Fortunately for us, we found an ideal 
representative from the Israeli community in 
Calgary. He is a doctoral student in middle-
eastern studies at the University of Calgary, 
the Jewish chaplain in the university's Multi-
Faith Centre, and a member of B'nai Tikva Temple 
in this city. He has been here for four years, 
but his roots and earlier education (two 
previous degrees) are in Israel.

Mr. Oren Steinitz brought a message of truth,
complemented by good humour and grace.

Here are my notes of his informal presentation 
given over a two hour period, and interspersed 
with questions from fifty people who came to 
hear him. He did not give us a formal lecture, 
but engaged us in conversation.


I am an Orthodox Jew, but here in Calgary I attend
a Reform Temple because I like the community.

My views are shaped by my Israeli background, and
my commitment is peace and justice for all who live
in the Holy Land.

My basic message is that there is no "good guy" -
"bad guy" situation there. It is a highly complex
and nuanced political situation.

I believe that both Jews and Palestinians have the
right to live in peace and with justice there.

My understanding is that Zionism is a term that is
not well understood today. It is not the evil word
that many understand it to mean. It simply means
that "Israel has the right to exist as a nation -
no more and no less."

Many Israelis and their enemies have added a lot 
more to the meaning of Zionism, but I do not.

I also believe that the Palestinians have the right
to exist in their own nation and on that soil as 
well. Some Israelis and others disagree with that.

The truth is that if you talk to two Jews, you will
get three opinions. In our parliament, the Knesset,
there are 120 seats and representatives from 20
different political parties. Our democracy will
not work without party coalitions, but this 
makes the political process extremely difficult.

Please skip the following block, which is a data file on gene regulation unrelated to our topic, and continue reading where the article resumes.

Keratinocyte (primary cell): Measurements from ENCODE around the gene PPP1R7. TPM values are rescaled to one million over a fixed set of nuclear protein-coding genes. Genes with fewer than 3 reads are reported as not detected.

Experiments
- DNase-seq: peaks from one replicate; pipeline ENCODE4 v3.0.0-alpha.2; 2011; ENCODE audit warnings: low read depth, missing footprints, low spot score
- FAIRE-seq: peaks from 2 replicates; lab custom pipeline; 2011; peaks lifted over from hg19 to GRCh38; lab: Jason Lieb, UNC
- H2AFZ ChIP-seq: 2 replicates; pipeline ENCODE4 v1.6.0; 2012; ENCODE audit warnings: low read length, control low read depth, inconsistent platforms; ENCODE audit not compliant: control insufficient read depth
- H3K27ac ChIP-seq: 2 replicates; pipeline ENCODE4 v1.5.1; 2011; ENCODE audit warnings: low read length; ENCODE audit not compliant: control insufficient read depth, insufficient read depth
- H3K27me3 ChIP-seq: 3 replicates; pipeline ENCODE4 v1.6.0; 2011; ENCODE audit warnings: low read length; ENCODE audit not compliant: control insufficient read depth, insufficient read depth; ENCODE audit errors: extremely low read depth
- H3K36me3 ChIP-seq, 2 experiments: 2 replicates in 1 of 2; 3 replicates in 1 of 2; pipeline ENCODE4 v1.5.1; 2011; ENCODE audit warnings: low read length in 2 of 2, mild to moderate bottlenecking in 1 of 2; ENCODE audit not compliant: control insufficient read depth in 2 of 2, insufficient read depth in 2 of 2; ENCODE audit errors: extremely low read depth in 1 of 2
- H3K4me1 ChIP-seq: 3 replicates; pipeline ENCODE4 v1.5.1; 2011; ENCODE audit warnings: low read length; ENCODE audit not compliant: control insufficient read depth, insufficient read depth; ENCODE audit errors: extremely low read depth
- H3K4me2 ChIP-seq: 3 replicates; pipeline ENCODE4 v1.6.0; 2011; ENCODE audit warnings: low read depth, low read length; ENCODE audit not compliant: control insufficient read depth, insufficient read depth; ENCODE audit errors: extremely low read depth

When you hear the government speak, that is
rarely the view of even a simple majority of


Conservative politics shape our attitude as a 
nation. Every time there is a crisis, the Israeli 
population gets paranoid, believing that "if we 
don't defend ourselves, no one else will."

Right now, I think the whole nation of Israel 
suffers from post-traumatic stress disorder. We
are simply not thinking rationally as a people.

In situations like this, many ordinary Jews -
who would be very optimistic about a peaceful
settlement, and willing to compromise to have
one - are scared into thinking very defensively,
and this terrifies me. Still, I understand why
that happens.


I see a decline in democratic values in Israel
at this stage of our development. Earlier on,
that was not true. The founders had a good deal
of experience living in Western democracies
like Europe and North America. But we have 
always been a nation of immigrants. Now, many
of those who have most recently arrived (like
Russian, Polish, and other East European Jews)
have no previous experience with democracy.

They tend to follow the "right-wingers" who
say - "Finally, we Jews are in charge here.
Nobody is ever going to tell us what to do."

This pits more "established" citizens against
more recent immigrants. The latter group is
growing in proportional size and their 
influence is not always appreciated by 
"my people."

Their thinking, coupled with religious
Orthodox policy, is a formula for general 
disaster, especially when Palestine is 
dominated by radical Islamic thinking.


It is a sad situation right now. Still, I
believe there is hope.

The Holocaust taught us two important things.
We need to remain "open to the world" but we
must also "look after ourselves." Between
those two realities, we need to sort out
our existence, our survival, our future with


After the invasion of Lebanon, several decades
ago, some of the largest ever peace demonstrations 
occurred in Israel - up to 400,000 people.

Then suicide bombers started to blow up our
public transit buses. The demonstrations for
peace stopped abruptly.

The Goldstone report of some time back
declared "a pox on both your houses" -
about what was happening. Now, however, the 
judge who authored that document is reported 
in the Washington Post to have "totally 
changed his mind." He sides strongly
with Israel and against the Palestinians,
because of terrorist activities.

Under "normal" circumstances, both sides
say they want peace, and the "peace index"
shoots up dramatically in both groups.
Now, people are extremely emotional, and
the "peace index" takes a dive.


I see a few hopeful developments.

The American Jewish lobby is shifting
in its views. It is moving from "solidly
behind Israel" to "pro peace, pro Israel"
and this change is significant.